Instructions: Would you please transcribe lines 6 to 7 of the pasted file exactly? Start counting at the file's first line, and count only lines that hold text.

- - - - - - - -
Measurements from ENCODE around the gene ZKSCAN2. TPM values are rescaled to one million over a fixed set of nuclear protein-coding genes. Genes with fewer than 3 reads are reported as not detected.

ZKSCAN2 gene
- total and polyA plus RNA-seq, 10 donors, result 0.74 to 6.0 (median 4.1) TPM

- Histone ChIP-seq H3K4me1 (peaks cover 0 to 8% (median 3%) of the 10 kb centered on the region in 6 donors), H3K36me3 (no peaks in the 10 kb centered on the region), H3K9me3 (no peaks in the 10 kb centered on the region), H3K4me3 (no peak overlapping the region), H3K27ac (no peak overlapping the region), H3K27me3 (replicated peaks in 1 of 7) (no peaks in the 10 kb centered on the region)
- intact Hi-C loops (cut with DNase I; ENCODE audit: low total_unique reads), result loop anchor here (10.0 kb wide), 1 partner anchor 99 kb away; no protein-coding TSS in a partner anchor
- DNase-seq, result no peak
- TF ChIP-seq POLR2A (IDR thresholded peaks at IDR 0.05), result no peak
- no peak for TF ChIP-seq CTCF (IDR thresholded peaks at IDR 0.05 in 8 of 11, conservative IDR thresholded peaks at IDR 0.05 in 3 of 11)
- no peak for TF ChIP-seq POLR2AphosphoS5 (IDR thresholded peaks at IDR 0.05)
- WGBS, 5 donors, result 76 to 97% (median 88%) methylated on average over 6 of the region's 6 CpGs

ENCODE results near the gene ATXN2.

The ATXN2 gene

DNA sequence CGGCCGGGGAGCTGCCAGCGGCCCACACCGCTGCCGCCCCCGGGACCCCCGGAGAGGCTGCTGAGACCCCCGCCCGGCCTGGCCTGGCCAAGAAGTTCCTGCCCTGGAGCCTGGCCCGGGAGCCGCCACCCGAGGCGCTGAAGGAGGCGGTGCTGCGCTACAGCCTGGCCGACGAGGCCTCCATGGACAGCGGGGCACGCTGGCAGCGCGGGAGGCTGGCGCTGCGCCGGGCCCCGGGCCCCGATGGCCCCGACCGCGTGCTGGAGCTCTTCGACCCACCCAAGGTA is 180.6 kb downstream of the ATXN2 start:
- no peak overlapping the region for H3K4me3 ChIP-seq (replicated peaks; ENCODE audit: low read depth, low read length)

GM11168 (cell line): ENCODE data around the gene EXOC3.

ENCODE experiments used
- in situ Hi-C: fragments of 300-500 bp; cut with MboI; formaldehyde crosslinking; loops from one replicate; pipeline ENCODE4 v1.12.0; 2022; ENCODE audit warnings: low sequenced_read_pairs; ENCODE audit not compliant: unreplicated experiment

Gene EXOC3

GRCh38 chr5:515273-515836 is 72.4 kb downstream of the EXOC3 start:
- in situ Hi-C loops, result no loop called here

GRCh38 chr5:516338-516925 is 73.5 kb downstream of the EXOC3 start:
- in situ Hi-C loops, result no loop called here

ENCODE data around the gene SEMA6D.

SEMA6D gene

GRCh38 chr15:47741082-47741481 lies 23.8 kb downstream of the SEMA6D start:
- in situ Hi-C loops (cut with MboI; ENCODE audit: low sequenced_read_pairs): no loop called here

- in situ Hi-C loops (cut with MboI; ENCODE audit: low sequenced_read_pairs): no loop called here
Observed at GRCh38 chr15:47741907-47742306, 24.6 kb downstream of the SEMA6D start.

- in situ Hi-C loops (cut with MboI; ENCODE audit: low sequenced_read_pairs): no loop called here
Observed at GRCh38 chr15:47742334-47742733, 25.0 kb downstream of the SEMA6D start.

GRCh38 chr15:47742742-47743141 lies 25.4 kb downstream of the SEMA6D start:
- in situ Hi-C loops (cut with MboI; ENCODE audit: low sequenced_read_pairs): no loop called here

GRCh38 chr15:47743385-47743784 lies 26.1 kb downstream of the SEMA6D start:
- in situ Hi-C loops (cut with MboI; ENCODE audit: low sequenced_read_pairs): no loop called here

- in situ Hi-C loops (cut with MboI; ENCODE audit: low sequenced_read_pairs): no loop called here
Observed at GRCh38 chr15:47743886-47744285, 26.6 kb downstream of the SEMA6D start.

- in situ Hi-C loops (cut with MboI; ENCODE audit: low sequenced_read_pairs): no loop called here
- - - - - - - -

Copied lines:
- DNase-seq, result no peak
- TF ChIP-seq POLR2A (IDR thresholded peaks at IDR 0.05), result no peak